The poll conducted by the City (discussed in greater detail below) included a question to gauge whether the potential use of savings for seismic work would increase support for a bond measure.
But the staff report also says the obvious, something that I and others pointed out as soon as this bizarre idea surfaced to somehow pay for $20 million (now $26.6 million) worth of seismic upgrades by supposed cost savings on a $81 million police facility project put out for competitive bidding.
At the February 29, 2016 public hearing, Council discussed whether potential savings from the Police Facility project could be used to fund some seismic strengthening of the buildings on the Civic Center campus. The revised cost estimates for the Police Facility project show a contingency of 9% on the project or $5.44 million. It is unlikely that the project will be completed with adequate savings to make a measurable impact on the seismic strengthening need of Civic Center buildings, which is currently estimated at approximately $26.6 million (in 2016 dollars).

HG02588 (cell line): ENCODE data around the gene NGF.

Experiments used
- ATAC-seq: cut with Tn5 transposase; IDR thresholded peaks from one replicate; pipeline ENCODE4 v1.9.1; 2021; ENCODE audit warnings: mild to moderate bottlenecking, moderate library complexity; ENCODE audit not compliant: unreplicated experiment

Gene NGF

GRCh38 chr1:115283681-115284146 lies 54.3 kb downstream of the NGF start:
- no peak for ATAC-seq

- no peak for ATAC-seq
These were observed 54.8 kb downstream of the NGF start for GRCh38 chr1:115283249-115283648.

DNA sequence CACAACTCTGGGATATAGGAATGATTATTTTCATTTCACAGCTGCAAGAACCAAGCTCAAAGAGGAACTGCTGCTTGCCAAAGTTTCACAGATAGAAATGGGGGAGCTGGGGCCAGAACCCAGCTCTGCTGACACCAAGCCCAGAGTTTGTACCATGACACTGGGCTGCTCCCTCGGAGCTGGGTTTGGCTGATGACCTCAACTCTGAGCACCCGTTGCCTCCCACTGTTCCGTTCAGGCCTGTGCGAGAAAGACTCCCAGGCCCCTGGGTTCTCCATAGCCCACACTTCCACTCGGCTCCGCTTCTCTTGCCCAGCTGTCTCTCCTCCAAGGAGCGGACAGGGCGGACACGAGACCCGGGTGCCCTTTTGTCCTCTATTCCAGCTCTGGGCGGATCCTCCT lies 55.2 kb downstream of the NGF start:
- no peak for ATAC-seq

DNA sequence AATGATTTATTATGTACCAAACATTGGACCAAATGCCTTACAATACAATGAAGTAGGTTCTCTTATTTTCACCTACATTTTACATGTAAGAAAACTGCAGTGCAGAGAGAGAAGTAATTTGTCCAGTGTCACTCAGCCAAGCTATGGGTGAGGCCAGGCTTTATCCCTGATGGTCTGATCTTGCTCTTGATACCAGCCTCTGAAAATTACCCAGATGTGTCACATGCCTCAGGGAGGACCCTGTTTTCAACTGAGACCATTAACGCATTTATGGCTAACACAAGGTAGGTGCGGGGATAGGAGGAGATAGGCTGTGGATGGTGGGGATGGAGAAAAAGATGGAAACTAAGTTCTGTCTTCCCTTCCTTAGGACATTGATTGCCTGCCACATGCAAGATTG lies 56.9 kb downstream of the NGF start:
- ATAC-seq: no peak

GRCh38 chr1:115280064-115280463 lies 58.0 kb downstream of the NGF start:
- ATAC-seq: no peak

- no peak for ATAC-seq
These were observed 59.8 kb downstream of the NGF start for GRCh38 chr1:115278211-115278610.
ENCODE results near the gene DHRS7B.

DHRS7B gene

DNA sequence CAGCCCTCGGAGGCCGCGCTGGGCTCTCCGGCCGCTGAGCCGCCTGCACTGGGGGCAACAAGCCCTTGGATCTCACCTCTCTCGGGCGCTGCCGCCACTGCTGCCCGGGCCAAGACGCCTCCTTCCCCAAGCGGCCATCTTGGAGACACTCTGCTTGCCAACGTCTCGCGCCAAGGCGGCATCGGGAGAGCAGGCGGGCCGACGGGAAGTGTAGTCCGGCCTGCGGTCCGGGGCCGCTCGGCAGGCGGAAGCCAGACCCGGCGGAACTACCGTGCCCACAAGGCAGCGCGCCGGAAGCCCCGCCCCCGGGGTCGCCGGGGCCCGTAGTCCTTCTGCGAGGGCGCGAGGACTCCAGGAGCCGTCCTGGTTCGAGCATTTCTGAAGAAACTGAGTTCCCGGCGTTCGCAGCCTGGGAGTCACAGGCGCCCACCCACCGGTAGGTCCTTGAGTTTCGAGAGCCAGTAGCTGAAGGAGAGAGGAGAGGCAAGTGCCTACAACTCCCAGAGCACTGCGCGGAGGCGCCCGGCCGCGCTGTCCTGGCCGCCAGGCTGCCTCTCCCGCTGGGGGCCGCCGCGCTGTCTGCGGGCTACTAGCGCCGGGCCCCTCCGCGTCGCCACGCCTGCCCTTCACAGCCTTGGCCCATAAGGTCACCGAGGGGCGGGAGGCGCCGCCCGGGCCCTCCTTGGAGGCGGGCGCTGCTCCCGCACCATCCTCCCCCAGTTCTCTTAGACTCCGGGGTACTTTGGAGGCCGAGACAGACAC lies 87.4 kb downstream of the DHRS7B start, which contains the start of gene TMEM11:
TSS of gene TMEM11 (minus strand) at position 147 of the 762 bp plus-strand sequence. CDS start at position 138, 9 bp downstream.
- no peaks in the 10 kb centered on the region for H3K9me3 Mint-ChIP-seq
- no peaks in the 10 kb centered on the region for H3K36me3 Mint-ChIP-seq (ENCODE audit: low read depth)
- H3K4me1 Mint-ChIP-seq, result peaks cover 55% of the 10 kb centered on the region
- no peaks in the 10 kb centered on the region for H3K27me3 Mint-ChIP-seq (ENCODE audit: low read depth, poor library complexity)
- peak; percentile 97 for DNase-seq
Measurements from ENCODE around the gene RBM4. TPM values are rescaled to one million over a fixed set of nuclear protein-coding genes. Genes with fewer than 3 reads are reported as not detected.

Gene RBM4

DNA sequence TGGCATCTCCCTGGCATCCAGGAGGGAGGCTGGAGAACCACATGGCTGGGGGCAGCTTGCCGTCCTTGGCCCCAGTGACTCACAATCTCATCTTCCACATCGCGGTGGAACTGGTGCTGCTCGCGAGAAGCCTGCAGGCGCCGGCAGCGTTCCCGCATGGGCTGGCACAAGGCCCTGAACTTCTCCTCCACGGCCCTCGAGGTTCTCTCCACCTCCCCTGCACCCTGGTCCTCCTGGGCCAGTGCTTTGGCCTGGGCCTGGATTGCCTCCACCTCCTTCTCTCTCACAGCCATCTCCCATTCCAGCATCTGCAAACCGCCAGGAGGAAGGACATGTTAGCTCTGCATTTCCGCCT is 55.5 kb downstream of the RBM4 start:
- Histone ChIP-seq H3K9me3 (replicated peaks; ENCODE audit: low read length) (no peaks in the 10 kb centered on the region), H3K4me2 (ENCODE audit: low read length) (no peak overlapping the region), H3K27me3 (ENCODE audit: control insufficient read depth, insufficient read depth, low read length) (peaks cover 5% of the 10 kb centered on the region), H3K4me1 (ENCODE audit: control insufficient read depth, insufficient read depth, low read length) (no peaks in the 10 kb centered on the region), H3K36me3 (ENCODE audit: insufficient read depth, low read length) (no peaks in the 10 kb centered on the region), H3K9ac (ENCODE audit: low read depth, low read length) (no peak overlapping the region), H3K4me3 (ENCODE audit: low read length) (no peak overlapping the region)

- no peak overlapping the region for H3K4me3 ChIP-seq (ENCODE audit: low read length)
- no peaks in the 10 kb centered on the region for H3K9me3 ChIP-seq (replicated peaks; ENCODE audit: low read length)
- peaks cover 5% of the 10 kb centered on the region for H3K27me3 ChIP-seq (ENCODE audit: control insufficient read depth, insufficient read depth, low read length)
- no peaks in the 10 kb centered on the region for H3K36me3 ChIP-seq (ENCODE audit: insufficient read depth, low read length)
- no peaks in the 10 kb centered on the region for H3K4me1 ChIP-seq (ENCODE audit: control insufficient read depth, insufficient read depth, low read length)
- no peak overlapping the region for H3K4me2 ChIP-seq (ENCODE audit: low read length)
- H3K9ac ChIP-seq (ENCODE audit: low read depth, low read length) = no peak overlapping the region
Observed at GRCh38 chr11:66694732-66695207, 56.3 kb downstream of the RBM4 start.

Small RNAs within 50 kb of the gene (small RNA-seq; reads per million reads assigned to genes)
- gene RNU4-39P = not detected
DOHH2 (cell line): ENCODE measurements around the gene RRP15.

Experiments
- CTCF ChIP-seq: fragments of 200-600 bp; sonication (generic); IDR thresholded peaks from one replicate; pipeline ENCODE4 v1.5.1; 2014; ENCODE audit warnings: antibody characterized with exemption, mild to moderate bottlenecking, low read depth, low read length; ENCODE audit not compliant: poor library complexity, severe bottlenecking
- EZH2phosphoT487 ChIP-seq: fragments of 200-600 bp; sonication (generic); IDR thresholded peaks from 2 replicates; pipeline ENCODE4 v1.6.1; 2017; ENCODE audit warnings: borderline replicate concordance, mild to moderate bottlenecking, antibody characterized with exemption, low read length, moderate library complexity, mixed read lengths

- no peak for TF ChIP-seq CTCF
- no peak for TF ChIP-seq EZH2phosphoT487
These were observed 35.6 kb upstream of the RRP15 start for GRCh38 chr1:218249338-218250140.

Deeply irritating. Borders on sleazy. (Maybe even crosses the border.) City staff knew that any cost savings wouldn't be enough to pay for seismic upgrades to City Hall and the Library.
Yet this possibility was included in the DHM Research survey. The hope was voters would be more likely to favor an $81 million bond if illusory construction cost savings would pay to make the Civic Center earthquake-safe. Thus not only was the survey a quasi-push-poll, it was a deceptive quasi-push-poll.